“Long Day’s Journey Into Night” (2018) by Chinese director Bi Gan vividly depicts subconsciousness and dreams by building a surreal atmosphere and using beautiful and unique cinematography.
The story revolves around a man named Luo Hongwu (Huang Jue) returning to his hometown Guizhou and trying to regain what has been lost in his deep memories. He comes across a mysterious woman called Wan Qiwen (Tang Wei), who triggers his hauntingly subconscious emotions, and leads him (as well as the audience) into a surreal dreamland.
The film does not put much focus on linearizing and clarifying the storyline, but on creating and developing the reverie-like atmosphere. The characters’ facial expressions are unfathomable; their conversations are sometimes unrelated contextually; some characters who earn a long-take close-up do not even have a name in the story. Yet the atmosphere is successfully established — Luo would walk into a leaking room within the architectural ruins, holding a broken watch, and contemplating on his past. Scenes like this show his confrontation with the subconscious in an indirect way. Broadly speaking, the leaking room and the broken watch indicate how a person’s mental world can be ruined by time-passing; yet in the context of the film, it details how the regret and frustration of Luo’s mysterious past finally confronts Luo to face most of his suppressed emotions.
The last 60 minutes of the film unusually invite the audience to put on 3D glasses together with the protagonist, not to see any special effects or CGI that would greatly excite people, but to enter Luo’s fantasy-like dream and truly experience the situation. With 3D glasses on, the audience dreams with Luo as he confronts his younger self in a cave, then travels to a small town by the mountain, where he meets a lover from his past, and a person who resembles his mother. The camera, while following Luo’s slow walks around the town, forms a set of maze-like movement that leads us into his deepest emotions; at the same time, the camera also builds up a dreamy atmosphere. 3D effects make the surreal dream more realistic in a visual way. Therefore, we are led into a man’s deep subconscious, and for the last 60 minutes, we see an epic use of one single take without any cutting, which makes the dream more complete.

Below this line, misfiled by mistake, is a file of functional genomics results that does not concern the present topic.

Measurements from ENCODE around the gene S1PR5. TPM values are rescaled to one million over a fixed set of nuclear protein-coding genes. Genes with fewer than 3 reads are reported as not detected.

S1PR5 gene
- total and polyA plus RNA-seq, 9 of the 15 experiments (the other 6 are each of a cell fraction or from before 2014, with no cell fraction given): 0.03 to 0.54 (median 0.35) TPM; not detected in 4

In order to create a wonderful visual experience, Bi Gan puts the emphasis on artistic cinematography, setting, and color use. We see lots of scenes that pay homage to famous directors like Wong Kar-Wai and Andrei Tarkovsky, which further confirms Bi Gan’s preferred film style. The broken watch and its symbol of time is a commonly-seen signifier in Wong Kar-Wai’s films, who tries to express the intangibility of time itself. On the other hand, one scene in “Long Day’s Journey Into Night” directly puts focus on a glass of water, which magically slides to the edge of the table by itself and inevitably falls down. Such surreal scene exactly corresponds to the one with the same content in Andrei Tarkovsky’s “Stalker” (1979), which also builds up a poetic experience involving water, subconsciousness, and dreams.
“Long Day’s Journey Into Night” is far from being audience-friendly, and Bi Gan does not try to explain every single detail, which requires lots of effort from the audience to understand the work. The film is highly scattered, vague and complicated. Yet the visual experience that Bi Gan has created is nothing but a pure artistic journey that throws us into a stranger’s fantasy. After all, film is a form of art that creates and reverts our dreams.
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